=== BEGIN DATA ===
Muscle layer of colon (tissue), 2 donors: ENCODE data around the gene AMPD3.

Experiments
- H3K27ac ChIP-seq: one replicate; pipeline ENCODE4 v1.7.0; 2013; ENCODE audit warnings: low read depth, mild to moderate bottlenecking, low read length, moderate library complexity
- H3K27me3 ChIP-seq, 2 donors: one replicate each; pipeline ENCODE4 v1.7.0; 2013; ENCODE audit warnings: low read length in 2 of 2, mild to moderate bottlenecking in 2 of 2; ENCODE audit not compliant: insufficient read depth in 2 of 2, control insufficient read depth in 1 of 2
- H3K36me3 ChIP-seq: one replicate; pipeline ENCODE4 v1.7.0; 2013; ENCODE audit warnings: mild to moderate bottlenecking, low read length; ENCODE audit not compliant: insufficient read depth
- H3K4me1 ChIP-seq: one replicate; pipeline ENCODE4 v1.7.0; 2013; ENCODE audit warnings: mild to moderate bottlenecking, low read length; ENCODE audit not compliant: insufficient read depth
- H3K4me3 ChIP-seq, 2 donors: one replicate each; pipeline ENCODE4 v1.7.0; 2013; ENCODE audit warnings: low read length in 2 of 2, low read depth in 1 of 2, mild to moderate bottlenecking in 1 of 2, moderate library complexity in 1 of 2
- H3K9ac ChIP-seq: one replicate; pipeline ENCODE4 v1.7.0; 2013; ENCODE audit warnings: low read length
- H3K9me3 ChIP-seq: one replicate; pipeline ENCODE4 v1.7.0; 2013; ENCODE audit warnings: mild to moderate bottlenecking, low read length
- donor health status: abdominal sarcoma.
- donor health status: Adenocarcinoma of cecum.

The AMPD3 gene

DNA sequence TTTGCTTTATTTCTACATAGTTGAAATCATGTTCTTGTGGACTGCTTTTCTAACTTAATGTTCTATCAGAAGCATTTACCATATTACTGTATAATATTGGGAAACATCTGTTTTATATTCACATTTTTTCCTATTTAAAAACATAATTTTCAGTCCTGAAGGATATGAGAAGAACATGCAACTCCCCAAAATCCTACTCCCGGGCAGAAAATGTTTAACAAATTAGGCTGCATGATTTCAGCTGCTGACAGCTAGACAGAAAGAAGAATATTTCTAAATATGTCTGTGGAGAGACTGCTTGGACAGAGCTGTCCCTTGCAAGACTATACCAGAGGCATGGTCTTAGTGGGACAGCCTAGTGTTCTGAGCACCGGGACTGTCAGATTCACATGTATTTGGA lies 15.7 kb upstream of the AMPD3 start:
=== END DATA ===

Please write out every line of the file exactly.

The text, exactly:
Muscle layer of colon (tissue), 2 donors: ENCODE data around the gene AMPD3.

Experiments
- H3K27ac ChIP-seq: one replicate; pipeline ENCODE4 v1.7.0; 2013; ENCODE audit warnings: low read depth, mild to moderate bottlenecking, low read length, moderate library complexity
- H3K27me3 ChIP-seq, 2 donors: one replicate each; pipeline ENCODE4 v1.7.0; 2013; ENCODE audit warnings: low read length in 2 of 2, mild to moderate bottlenecking in 2 of 2; ENCODE audit not compliant: insufficient read depth in 2 of 2, control insufficient read depth in 1 of 2
- H3K36me3 ChIP-seq: one replicate; pipeline ENCODE4 v1.7.0; 2013; ENCODE audit warnings: mild to moderate bottlenecking, low read length; ENCODE audit not compliant: insufficient read depth
- H3K4me1 ChIP-seq: one replicate; pipeline ENCODE4 v1.7.0; 2013; ENCODE audit warnings: mild to moderate bottlenecking, low read length; ENCODE audit not compliant: insufficient read depth
- H3K4me3 ChIP-seq, 2 donors: one replicate each; pipeline ENCODE4 v1.7.0; 2013; ENCODE audit warnings: low read length in 2 of 2, low read depth in 1 of 2, mild to moderate bottlenecking in 1 of 2, moderate library complexity in 1 of 2
- H3K9ac ChIP-seq: one replicate; pipeline ENCODE4 v1.7.0; 2013; ENCODE audit warnings: low read length
- H3K9me3 ChIP-seq: one replicate; pipeline ENCODE4 v1.7.0; 2013; ENCODE audit warnings: mild to moderate bottlenecking, low read length
- donor health status: abdominal sarcoma.
- donor health status: Adenocarcinoma of cecum.

The AMPD3 gene

DNA sequence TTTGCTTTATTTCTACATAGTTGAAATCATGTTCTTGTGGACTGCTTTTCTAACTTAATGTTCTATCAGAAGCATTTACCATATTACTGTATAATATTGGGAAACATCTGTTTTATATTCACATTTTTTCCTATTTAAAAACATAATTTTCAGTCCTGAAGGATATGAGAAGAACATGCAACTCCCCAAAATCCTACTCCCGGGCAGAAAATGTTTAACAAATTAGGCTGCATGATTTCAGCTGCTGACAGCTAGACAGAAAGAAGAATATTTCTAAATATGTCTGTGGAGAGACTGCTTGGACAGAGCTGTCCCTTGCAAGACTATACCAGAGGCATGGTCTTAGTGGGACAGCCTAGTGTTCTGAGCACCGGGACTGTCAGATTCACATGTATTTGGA lies 15.7 kb upstream of the AMPD3 start: